Sunday, February 03, 2008

Crunching Credit - why is Vince Cable still a voice crying in the wilderness?

Vince Cable has been warning for many years about spiralling debt in this country. But, rather like Noah, his words have, until now, fallen on stony ground. The stoniest ground it seems to me being in parts of the financial services industry, closely followed by the opposition parties. Now we are all paying the price for this palpable neglect, but none more so than those who face the threat of the repossession of their homes.

With my work hat on I addressed a very well attended conference on debt in Norwich on Friday. I shared a platform with, amongst others, Charles Clarke and our own Norman Lamb. Whilst it is encouraging that concern about over indebtedness is shared by all political parties, there are clearly political decisions which could have and should have been taken earlier.

At Federal Conference in 2005, Vince said "The economy has become seriously unbalanced. Its growth has not been driven by investment or by overcoming Britain's long-standing weaknesses in investment and productivity, particularly skills. Instead, there has been a binge of debt-financed consumer spending. British families have acquired unprecedented levels of personal debt, in relation to their income. I warned, over three years ago, about the dangers of unsustainable personal debt. It is now much worse. I fear that the rising personal bankruptcies and repossessions are the first signs of bigger problems to come and personal debt - Gordon Brown's legacy to millions of Britain's families - will hang like a millstone around the neck of the British people for years to come."

The tragedy is that this is people's lives and futures we are talking about and I have a particular concern for our young people. They are growing up in a very different landscape from that a generation ago. I know I sound like a granny (well I am one!) but, I remember the days when HP was a dirty word, if you wanted something you saved for it, as a teenager the challenge was to look as if you had spent as little as possible on your clothes, and if they came from Oxfam, or you had tie-dyed your own t-shirt.......well that was the height of cool! Now it is the £100+ Nike trainers that give you street cred. In my day..........I got a grant (!) I occupied the admin block to protest against overseas student fees, never imagining that had I wanted to study now I would have had to borrow huge amounts in order to afford to do so. When I started work final salary pension schemes were the norm. I bought my first house 23 years ago for £16,000 - the same house now would be worth about 10 times that, but if I was earning commensurately now, I would be on around £140,000 a year! In fact, the job I had then is now paid at about £24,000 a year.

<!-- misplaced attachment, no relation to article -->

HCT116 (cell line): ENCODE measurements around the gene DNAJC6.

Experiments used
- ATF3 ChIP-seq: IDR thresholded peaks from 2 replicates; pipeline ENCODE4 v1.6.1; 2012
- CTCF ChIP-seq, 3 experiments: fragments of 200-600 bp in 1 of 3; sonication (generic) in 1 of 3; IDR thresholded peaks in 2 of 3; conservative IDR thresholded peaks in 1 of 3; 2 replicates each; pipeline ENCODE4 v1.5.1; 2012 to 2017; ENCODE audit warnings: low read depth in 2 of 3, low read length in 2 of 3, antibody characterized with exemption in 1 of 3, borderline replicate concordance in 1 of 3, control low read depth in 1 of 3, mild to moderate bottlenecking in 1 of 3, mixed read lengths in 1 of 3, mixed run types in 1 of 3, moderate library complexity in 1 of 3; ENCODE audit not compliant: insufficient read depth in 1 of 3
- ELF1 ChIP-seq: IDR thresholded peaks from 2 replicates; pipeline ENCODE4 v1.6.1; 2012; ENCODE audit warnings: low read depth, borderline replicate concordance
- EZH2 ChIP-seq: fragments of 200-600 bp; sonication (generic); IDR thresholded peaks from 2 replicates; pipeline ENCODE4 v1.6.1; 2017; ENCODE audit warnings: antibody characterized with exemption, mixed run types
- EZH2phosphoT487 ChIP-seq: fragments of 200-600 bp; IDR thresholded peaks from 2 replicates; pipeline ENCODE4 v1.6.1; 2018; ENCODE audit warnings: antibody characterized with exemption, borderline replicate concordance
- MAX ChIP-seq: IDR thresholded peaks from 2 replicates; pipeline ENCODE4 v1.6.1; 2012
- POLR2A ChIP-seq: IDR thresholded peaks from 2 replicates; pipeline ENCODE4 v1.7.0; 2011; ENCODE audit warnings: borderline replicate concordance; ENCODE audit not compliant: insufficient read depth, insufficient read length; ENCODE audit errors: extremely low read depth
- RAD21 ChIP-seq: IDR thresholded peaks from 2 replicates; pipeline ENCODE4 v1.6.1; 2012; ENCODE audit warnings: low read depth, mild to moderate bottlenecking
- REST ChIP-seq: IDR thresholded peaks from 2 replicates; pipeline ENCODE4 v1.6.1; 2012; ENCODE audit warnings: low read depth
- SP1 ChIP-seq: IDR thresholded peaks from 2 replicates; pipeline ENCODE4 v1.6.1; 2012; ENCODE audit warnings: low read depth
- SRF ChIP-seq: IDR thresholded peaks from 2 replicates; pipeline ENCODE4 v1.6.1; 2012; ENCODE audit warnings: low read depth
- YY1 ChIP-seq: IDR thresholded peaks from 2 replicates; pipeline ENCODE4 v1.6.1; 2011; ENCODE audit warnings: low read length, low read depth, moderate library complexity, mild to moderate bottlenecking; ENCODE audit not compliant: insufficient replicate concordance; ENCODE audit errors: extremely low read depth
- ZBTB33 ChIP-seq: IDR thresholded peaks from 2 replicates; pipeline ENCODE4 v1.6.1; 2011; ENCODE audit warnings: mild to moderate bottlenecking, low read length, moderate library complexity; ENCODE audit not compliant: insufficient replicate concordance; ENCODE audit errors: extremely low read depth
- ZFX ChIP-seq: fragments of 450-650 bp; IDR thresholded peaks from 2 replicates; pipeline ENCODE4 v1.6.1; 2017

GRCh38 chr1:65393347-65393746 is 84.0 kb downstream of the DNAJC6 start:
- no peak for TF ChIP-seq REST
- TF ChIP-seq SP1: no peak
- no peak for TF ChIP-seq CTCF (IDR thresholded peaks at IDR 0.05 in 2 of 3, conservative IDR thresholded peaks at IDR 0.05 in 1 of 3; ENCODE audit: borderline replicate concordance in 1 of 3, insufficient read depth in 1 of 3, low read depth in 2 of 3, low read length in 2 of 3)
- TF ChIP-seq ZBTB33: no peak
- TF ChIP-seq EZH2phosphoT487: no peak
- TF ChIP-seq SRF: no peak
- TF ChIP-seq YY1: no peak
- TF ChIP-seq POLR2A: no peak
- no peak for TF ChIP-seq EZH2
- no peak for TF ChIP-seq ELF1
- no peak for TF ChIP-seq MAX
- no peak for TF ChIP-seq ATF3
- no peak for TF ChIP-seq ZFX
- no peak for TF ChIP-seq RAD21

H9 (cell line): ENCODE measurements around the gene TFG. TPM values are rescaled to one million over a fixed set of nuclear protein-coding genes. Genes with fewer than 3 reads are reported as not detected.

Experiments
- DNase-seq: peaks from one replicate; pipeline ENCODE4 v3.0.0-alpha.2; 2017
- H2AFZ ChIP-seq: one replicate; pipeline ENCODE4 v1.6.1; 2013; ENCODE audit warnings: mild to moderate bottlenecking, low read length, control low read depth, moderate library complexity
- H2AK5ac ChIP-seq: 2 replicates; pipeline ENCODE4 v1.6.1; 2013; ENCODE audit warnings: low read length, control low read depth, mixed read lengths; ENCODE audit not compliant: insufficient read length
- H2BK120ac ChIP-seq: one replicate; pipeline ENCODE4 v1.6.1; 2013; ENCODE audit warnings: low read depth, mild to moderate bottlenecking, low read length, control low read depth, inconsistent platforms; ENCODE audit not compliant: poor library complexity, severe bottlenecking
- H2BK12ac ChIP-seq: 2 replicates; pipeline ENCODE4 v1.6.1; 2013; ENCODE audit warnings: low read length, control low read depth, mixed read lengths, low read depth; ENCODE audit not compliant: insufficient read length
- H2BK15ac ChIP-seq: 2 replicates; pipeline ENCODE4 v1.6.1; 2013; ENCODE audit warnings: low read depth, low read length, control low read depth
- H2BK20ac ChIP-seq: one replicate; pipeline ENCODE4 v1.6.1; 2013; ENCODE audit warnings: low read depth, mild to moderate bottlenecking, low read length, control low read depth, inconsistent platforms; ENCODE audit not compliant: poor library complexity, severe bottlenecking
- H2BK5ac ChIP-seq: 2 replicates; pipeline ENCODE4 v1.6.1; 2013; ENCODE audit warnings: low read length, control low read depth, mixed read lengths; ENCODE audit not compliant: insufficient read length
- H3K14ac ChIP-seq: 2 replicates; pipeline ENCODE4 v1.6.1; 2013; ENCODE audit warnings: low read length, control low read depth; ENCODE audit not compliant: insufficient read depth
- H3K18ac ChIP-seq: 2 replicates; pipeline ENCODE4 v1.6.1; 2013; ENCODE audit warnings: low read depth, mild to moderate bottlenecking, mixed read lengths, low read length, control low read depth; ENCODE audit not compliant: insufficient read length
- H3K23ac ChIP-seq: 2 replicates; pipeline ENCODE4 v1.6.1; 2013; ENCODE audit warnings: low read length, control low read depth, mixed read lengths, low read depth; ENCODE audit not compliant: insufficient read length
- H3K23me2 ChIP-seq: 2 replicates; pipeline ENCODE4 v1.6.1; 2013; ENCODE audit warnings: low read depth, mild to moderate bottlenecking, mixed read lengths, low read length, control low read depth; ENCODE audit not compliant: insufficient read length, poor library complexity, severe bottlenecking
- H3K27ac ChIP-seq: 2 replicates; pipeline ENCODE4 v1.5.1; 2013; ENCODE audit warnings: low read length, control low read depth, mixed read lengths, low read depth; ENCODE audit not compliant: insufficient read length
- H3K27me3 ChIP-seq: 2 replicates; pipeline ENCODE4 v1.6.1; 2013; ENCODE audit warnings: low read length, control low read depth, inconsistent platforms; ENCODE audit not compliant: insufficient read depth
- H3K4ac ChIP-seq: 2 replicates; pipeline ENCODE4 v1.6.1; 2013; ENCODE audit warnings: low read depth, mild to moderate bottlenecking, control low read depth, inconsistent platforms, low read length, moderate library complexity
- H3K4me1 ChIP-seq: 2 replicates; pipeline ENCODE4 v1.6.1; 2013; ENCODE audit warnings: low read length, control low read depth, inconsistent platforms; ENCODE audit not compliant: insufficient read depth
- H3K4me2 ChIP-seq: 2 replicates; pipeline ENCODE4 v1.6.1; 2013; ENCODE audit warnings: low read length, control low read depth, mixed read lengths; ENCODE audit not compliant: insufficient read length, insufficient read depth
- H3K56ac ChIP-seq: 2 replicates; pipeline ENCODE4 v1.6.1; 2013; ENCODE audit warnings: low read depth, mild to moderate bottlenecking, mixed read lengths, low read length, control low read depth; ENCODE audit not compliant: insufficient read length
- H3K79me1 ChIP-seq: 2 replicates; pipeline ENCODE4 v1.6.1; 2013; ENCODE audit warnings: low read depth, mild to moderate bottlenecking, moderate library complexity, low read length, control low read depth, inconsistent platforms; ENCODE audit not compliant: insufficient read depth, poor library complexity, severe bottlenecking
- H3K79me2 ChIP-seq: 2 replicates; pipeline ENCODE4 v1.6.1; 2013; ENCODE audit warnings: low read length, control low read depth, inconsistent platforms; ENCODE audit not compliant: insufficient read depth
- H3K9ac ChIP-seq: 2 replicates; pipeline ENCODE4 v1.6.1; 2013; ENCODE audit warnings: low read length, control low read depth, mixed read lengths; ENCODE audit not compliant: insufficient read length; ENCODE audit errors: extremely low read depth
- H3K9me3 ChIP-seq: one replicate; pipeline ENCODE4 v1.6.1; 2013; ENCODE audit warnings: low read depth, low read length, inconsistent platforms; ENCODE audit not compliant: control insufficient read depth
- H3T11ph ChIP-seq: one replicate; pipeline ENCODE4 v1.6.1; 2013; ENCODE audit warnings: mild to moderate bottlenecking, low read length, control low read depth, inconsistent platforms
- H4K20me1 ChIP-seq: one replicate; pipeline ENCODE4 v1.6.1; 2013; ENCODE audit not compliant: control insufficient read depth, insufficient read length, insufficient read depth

Last week the FSA issued a stark warning about the potential for 1 million home repossessions in the next 18 months. This is truly shocking and taking place in a choppy sea where the loan consolidation and debt management sharks are circling, often resulting in people getting into more debt. Turn on commercial radio or TV any day of the week and these firms will be targeting the most vulnerable. I was surprised when working at home on Thursday to receive two automated calls, one offering me a "free" cruise in the Caribbean (I'm used to those), the other asking if I was in debt and needed help. Sadly, excellent debt advice services such as those offered by Citizen's Advice and the Consumer Credit Counselling Service, don't have the resources to advertise their free services.

So now we see the closing of the stable gate approach - Egg withdrawing credit cards and credit allegedly becoming harder to obtain. But, I have no doubt we will still have the situation which recently happened to a friend of mine, receiving two letters from her bank on the same day. One threatening legal action because she hadn't repaid a loan, the other offering her further credit!

The Tories, not known for their love of regulation, shout loudly but offer not a jot of an idea of how to tackle the problem. So, what should we be doing? Firstly, get the regulation right; secondly legislate for an upper limit on interest charges(some doorstep lenders charge in excess of 400% APR); thirdly explore the scheme suggested by Vince of a shared ownership solution for those in danger of losing their homes through repossession, fourthly (yes it's that old chestnut) taking up Nick Clegg's call for risky radicalism..........revisit Land Value Tax.

There are other measures which will contribute, the Thoreson Review will report later this year on the establishment of a Generic Financial Advice service. Also the inclusion of Financial Literacy on the school curriculum from 2008, although this should be statutory. The work the FSA are doing through the Financial Capability Strategy is already having an impact, but that is long term, it is not just about people having the right information and skills, it is also about behaviour and attitudes, as no doubt those who work on the Teenage Pregnancy Strategy are well aware, this takes time!

This will be a miserable year for many of our fellow citizens, we must ensure that as a party our voice is heard above the din and that Vince Cable is seen as the person most able to manage our economy, maybe I am biased, but I have absolutely no confidence in Alistair Darling and the thought of George Osborne holding the purse strings makes me want to go and hide behind the sofa!

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